Who knew that wading into the dangerous comedic waters of ableism could be so… fun? The oxymoronic pairing is the prevailing theme of the evening as Scottish writer and director Robert Softley Gale takes aim at Hollywood’s continual penchant for the cultural appropriation of disability in My Left/Right Foot. Drama, retribution, and tender love ensues as a trope of amateur actors attempt to remake the namesake film in order to win diversity brownie points in an upcoming competition. However, any attempt at tangible inclusion is an egotistical pass at best. After all, “Who hasn’t won an Oscar who played a disable?” It is this kind of tongue in cheek narrative that lends itself to a more serious conversation about glorifying illness in “inspiration porn”, while pointedly asking the audience members to check their own privilege.
It all began as, one by one, the actors of the Kirktoon Players reluctantly agree that in this day and age a carton of Soya milk doesn’t quite cut it as diversity any more. They rifle through the plights of various minority groups until landing on a story that wasn’t too risky, nor too safe, My Left Foot. The group attempts at method acting, from flopping about the floor like a salmon, to learning how to swear like a depression-era Irishman with a speech impediment, are strangely (if awkwardly) hilarious to witness. Of course, as their efforts inevitably fail, they recruit a disabled handyman painting the studio to help ‘explain’ what it feels like to live with cerebral palsy. Chris (Matthew Duckett) in turn helps to shed light on their inadvertent prejudices and larger complacency in discrimination. The scripting itself is witty, chalk-full of zing, but often foul-mouthed. Throughout the show there are several entergentic song and dance numbers, especially from love interest Gillian (Dawn Sievewright) who simply astounds with her vocals.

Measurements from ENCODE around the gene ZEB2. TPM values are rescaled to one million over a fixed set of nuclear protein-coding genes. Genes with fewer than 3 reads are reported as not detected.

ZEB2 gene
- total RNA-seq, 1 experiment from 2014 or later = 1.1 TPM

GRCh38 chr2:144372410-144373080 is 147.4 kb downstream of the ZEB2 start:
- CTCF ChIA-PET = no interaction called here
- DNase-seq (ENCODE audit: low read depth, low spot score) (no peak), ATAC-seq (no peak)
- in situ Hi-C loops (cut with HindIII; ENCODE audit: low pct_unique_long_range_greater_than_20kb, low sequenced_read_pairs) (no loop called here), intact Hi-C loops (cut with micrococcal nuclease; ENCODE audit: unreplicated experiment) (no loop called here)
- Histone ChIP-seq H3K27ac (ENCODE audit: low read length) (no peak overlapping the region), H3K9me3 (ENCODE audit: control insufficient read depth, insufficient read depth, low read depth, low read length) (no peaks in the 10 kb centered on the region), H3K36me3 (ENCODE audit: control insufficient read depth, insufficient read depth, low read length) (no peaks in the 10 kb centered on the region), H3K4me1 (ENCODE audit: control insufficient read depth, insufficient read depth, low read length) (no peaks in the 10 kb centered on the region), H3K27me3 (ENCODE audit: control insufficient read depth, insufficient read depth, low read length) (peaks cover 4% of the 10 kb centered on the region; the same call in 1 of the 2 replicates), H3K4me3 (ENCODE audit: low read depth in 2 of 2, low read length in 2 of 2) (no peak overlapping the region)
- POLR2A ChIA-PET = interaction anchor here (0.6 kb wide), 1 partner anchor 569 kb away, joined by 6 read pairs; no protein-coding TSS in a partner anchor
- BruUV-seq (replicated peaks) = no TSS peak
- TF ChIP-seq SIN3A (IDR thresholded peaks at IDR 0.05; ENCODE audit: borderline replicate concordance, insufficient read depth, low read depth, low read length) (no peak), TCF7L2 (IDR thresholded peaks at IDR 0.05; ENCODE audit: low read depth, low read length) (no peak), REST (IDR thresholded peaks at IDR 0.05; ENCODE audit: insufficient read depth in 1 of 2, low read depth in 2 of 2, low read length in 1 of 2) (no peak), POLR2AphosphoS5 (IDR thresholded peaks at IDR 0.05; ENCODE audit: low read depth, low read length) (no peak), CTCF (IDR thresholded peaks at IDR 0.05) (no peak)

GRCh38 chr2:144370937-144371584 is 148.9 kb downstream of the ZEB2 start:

My Left/Right Foot is a joint production between the National Theatre of Scotland and Birds of Paradise, a Scottish theatre company led by disabled artists, and cleverly incorporates British sign language into the fabric of the play through Nat (Natalie MacDonald), who acts as the proverbial voice of reason to the casts’ ignorance. For such a weighty topic, it never feels patronising. While the target at large is Daniel Day-Lewis in his seminal role as Christy Brown, the one for which he picked up his first Oscar, further productions are called out by name, including Me Before You and The Elephant Man. The archetype belongs on the same deplorable list as whitewashing in film, and yet, from the stage we are given a hall pass to laugh at the now-obvious absurdity of casting an able-bodied English actor in a role he maybe wasn’t meant to fill.
My Left / Right Foot – The Musical
Assembly Roxy – Central (Venue 139)
until 27 August (not 21)
Image: Hannah Andrews